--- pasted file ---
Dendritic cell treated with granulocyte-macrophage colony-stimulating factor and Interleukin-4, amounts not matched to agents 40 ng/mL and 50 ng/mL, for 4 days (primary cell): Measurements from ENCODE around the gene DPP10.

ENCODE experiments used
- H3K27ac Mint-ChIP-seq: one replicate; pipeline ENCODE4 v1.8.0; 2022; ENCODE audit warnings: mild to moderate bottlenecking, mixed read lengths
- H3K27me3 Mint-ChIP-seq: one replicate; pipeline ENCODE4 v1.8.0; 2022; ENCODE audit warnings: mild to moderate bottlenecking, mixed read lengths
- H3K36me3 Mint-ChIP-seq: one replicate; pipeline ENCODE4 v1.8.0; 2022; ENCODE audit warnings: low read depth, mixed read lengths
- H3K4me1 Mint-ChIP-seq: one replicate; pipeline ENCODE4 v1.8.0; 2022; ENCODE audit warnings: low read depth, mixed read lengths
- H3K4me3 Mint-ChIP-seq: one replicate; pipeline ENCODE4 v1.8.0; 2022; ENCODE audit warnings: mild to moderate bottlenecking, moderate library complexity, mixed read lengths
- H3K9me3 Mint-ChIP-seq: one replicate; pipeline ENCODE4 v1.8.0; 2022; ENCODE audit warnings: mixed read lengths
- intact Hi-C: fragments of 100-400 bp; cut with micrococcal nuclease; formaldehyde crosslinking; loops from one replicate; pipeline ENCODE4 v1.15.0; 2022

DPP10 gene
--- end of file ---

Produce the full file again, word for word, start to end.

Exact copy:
Dendritic cell treated with granulocyte-macrophage colony-stimulating factor and Interleukin-4, amounts not matched to agents 40 ng/mL and 50 ng/mL, for 4 days (primary cell): Measurements from ENCODE around the gene DPP10.

ENCODE experiments used
- H3K27ac Mint-ChIP-seq: one replicate; pipeline ENCODE4 v1.8.0; 2022; ENCODE audit warnings: mild to moderate bottlenecking, mixed read lengths
- H3K27me3 Mint-ChIP-seq: one replicate; pipeline ENCODE4 v1.8.0; 2022; ENCODE audit warnings: mild to moderate bottlenecking, mixed read lengths
- H3K36me3 Mint-ChIP-seq: one replicate; pipeline ENCODE4 v1.8.0; 2022; ENCODE audit warnings: low read depth, mixed read lengths
- H3K4me1 Mint-ChIP-seq: one replicate; pipeline ENCODE4 v1.8.0; 2022; ENCODE audit warnings: low read depth, mixed read lengths
- H3K4me3 Mint-ChIP-seq: one replicate; pipeline ENCODE4 v1.8.0; 2022; ENCODE audit warnings: mild to moderate bottlenecking, moderate library complexity, mixed read lengths
- H3K9me3 Mint-ChIP-seq: one replicate; pipeline ENCODE4 v1.8.0; 2022; ENCODE audit warnings: mixed read lengths
- intact Hi-C: fragments of 100-400 bp; cut with micrococcal nuclease; formaldehyde crosslinking; loops from one replicate; pipeline ENCODE4 v1.15.0; 2022

DPP10 gene